Don’t let your peer recognition program lose steam.

September 25, 2009

You’d expect that Baudville, being a recognition company, would have some pretty solid recognition practices in place—and you’d be right! In addition to regular award ceremonies, we also have a lot of day-to-day recognition activities going on, as well as special events and individual department initiatives. Over the summer, we also introduced a company-wide peer recognition program that has been a huge hit. 

When we first introduced it, it was overwhelmingly popular. We could chalk that up to simply having excellent employees, which we do; but, I think another reason for the enthusiasm was the absence of any structured program for us to use before that. Sure, we have all kinds of recognition products at our disposal, but here the tools were put directly in our hands—and with the institution of a specific program, we simply had more motivation.

And people did go crazy with it. Obviously, there were a lot of pent up feelings of appreciation that were just dying to get out.

But just like any new relationship, the test is if it can evolve from the infatuation stage to deep commitment and not, instead, into complacency. To keep the passion for our program alive, our recognition leaders knew from the get-go that they needed several processes in place to make sure we could keep up the momentum.

Most importantly, the program incorporates our core values. When we recognize someone, we need to make sure the act or behavior fits into a category that merits recognition (performance, innovation, integrity, etc.). So, as much as they might want to, my peers cannot congratulate me on the awesome outfit I’m wearing today. Our objectives are clear, so it’s easy for us to know what to look for.

We also get regular reminders. We all get busy, or get focused on our daily tasks, so we may not stop to think about what others are doing around us. In addition to being encouraged to write at least one recognition note to a peer each week, we get email reminders to “put on our recognition goggles.”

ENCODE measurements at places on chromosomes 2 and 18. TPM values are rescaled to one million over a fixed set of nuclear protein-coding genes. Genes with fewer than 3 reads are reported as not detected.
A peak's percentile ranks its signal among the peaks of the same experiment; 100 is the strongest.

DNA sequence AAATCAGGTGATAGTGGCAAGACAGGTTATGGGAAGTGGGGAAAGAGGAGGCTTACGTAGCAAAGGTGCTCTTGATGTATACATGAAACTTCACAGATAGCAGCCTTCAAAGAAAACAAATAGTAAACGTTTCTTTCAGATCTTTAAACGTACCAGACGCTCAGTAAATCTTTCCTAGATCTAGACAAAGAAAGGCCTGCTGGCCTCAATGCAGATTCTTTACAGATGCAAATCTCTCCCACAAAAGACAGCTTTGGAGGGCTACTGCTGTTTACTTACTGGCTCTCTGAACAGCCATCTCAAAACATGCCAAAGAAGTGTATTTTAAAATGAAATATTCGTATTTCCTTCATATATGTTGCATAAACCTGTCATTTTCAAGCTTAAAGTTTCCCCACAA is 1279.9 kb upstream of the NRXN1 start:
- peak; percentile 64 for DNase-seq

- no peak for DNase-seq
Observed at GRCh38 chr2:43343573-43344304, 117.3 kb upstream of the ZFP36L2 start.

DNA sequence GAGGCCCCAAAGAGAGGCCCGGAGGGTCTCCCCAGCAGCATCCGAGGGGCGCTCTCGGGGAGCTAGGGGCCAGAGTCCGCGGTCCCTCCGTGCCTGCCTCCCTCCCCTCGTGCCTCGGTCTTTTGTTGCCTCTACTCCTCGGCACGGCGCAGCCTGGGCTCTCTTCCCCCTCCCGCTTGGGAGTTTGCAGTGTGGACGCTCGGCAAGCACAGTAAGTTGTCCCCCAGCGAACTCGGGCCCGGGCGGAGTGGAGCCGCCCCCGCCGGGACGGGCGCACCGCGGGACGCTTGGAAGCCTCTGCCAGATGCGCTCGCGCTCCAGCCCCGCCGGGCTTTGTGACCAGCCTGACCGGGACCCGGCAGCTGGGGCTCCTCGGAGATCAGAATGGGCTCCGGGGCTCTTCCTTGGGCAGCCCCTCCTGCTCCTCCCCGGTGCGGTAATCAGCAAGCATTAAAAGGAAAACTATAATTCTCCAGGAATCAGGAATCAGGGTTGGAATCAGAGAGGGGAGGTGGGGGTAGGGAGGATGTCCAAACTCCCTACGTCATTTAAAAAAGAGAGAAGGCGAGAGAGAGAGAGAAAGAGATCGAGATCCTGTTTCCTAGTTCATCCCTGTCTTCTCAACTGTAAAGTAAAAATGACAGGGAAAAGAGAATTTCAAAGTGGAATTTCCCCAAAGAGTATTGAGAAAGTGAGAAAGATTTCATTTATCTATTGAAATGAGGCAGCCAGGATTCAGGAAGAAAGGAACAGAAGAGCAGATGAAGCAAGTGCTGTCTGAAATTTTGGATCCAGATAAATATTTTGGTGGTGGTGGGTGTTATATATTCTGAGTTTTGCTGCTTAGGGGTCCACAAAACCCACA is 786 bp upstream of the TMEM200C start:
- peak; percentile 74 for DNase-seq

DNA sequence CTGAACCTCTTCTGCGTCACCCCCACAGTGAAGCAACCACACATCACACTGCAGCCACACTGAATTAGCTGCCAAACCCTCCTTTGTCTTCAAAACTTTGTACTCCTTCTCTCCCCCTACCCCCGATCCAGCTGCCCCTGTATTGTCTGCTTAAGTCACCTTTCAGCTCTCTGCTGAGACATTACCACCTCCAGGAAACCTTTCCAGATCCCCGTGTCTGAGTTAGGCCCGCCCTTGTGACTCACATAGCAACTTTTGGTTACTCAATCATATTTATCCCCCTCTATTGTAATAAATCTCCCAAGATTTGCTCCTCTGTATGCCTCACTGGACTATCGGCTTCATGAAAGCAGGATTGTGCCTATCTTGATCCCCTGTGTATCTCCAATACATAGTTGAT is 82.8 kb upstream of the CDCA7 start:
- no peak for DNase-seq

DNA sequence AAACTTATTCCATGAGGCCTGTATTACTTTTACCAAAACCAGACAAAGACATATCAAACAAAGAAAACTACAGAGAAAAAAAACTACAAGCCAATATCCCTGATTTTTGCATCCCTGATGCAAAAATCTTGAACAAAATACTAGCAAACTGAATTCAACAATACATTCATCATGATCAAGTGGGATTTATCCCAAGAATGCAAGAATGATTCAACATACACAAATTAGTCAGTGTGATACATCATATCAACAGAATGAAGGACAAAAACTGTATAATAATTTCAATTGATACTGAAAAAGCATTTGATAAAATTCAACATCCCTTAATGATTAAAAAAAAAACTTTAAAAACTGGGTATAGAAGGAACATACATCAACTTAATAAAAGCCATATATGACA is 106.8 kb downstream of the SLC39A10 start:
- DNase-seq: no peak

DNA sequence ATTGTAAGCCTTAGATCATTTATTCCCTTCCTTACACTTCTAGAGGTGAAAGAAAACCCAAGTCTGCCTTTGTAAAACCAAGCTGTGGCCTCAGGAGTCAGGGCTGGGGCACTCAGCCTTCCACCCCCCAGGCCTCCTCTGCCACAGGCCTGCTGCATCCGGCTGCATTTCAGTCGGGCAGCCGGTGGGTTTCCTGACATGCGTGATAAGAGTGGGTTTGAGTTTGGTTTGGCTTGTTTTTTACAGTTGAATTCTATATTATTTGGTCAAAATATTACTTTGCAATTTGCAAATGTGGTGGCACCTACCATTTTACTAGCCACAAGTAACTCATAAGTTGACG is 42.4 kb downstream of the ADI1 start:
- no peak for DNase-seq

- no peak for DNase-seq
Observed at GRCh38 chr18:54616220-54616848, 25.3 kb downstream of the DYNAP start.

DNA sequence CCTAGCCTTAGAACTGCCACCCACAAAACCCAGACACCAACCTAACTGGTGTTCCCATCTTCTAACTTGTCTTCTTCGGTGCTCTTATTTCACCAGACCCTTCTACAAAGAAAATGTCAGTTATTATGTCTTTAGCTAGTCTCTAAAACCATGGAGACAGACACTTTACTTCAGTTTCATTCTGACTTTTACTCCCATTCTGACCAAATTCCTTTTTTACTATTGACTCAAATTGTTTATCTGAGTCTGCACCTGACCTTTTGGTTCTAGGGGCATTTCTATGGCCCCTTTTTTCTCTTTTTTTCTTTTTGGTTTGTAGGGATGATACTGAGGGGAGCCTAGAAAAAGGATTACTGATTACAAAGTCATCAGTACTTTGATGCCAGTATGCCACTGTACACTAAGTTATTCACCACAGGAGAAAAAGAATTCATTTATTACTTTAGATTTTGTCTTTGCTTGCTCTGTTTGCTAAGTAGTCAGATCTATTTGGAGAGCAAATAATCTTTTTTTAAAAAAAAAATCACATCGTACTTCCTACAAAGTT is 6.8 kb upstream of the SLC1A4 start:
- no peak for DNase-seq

Then there are the incentives! For one, we earn company-wide prizes for 100% participation (remember those extra casual days?). The other incentive comes from actually being recognized. It fosters a feel-good, pay-it-forward mentality that on its own keeps the recognition flowing.

If you’re thinking about starting a peer recognition program, or have one in place already, you can incorporate these simple practices that Baudville uses to help maintain the enthusiasm and longevity it needs to be truly effective.

Fuel the Fire

Fuel the fire with clear objectives, friendly reminders, and fun incentives. 


Allison is Baudville’s one (and only) Copywriter. She’s been writingfor a variety of media for more than eight years, so if she tells youshe has been there and done that, she probably has. Before embarking ona career in writing, Allison worked as a department manager where sheused Baudville products to motivate her team. She’s what we call a truebeliever!


Previous Article
Customer Service Appreciation Ideas

Customer Service Week starts on Monday, October 5! Hopefully you're nearly complete with your planning, but...

Next Article
Make Someone's Day
Make Someone's Day

The other day, I sent an ePraise to a coworker who had done some really nice work on a product idea. Then s...